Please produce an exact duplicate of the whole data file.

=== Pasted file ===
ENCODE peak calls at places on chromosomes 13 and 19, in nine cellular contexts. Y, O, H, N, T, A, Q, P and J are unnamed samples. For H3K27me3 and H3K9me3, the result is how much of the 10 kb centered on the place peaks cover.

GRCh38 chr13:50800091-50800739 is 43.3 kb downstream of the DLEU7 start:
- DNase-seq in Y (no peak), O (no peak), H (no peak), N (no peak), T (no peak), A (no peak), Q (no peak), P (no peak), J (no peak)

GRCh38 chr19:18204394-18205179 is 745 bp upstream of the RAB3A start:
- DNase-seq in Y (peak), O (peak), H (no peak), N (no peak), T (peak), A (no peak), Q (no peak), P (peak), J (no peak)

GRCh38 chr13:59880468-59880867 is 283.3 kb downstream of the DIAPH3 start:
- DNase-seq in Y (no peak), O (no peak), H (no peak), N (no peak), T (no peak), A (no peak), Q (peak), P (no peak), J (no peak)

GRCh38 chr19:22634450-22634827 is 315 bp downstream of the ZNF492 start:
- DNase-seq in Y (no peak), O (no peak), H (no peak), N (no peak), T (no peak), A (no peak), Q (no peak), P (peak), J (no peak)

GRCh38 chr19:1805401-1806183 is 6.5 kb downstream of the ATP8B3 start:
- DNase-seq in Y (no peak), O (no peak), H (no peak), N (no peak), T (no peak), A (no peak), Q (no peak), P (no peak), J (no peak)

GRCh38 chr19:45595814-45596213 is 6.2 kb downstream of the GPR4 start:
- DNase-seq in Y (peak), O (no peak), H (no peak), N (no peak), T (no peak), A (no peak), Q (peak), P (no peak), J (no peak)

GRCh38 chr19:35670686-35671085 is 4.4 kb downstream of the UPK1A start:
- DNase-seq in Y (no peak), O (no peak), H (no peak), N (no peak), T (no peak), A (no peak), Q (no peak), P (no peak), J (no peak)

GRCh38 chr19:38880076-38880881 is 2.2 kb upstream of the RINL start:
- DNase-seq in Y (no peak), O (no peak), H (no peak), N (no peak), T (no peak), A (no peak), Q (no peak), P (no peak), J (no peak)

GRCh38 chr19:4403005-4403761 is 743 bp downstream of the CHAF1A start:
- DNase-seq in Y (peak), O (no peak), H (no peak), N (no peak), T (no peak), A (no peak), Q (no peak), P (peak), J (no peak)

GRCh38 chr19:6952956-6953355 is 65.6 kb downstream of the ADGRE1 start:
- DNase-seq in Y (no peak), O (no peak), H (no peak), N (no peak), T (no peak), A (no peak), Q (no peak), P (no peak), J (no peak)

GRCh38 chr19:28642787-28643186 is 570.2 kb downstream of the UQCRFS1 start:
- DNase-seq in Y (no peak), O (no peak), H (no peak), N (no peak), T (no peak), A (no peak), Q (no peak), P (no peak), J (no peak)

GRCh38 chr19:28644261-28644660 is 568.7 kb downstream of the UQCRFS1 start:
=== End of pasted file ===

ENCODE peak calls at places on chromosomes 13 and 19, in nine cellular contexts. Y, O, H, N, T, A, Q, P and J are unnamed samples. For H3K27me3 and H3K9me3, the result is how much of the 10 kb centered on the place peaks cover.

GRCh38 chr13:50800091-50800739 is 43.3 kb downstream of the DLEU7 start:
- DNase-seq in Y (no peak), O (no peak), H (no peak), N (no peak), T (no peak), A (no peak), Q (no peak), P (no peak), J (no peak)

GRCh38 chr19:18204394-18205179 is 745 bp upstream of the RAB3A start:
- DNase-seq in Y (peak), O (peak), H (no peak), N (no peak), T (peak), A (no peak), Q (no peak), P (peak), J (no peak)

GRCh38 chr13:59880468-59880867 is 283.3 kb downstream of the DIAPH3 start:
- DNase-seq in Y (no peak), O (no peak), H (no peak), N (no peak), T (no peak), A (no peak), Q (peak), P (no peak), J (no peak)

GRCh38 chr19:22634450-22634827 is 315 bp downstream of the ZNF492 start:
- DNase-seq in Y (no peak), O (no peak), H (no peak), N (no peak), T (no peak), A (no peak), Q (no peak), P (peak), J (no peak)

GRCh38 chr19:1805401-1806183 is 6.5 kb downstream of the ATP8B3 start:
- DNase-seq in Y (no peak), O (no peak), H (no peak), N (no peak), T (no peak), A (no peak), Q (no peak), P (no peak), J (no peak)

GRCh38 chr19:45595814-45596213 is 6.2 kb downstream of the GPR4 start:
- DNase-seq in Y (peak), O (no peak), H (no peak), N (no peak), T (no peak), A (no peak), Q (peak), P (no peak), J (no peak)

GRCh38 chr19:35670686-35671085 is 4.4 kb downstream of the UPK1A start:
- DNase-seq in Y (no peak), O (no peak), H (no peak), N (no peak), T (no peak), A (no peak), Q (no peak), P (no peak), J (no peak)

GRCh38 chr19:38880076-38880881 is 2.2 kb upstream of the RINL start:
- DNase-seq in Y (no peak), O (no peak), H (no peak), N (no peak), T (no peak), A (no peak), Q (no peak), P (no peak), J (no peak)

GRCh38 chr19:4403005-4403761 is 743 bp downstream of the CHAF1A start:
- DNase-seq in Y (peak), O (no peak), H (no peak), N (no peak), T (no peak), A (no peak), Q (no peak), P (peak), J (no peak)

GRCh38 chr19:6952956-6953355 is 65.6 kb downstream of the ADGRE1 start:
- DNase-seq in Y (no peak), O (no peak), H (no peak), N (no peak), T (no peak), A (no peak), Q (no peak), P (no peak), J (no peak)

GRCh38 chr19:28642787-28643186 is 570.2 kb downstream of the UQCRFS1 start:
- DNase-seq in Y (no peak), O (no peak), H (no peak), N (no peak), T (no peak), A (no peak), Q (no peak), P (no peak), J (no peak)

GRCh38 chr19:28644261-28644660 is 568.7 kb downstream of the UQCRFS1 start: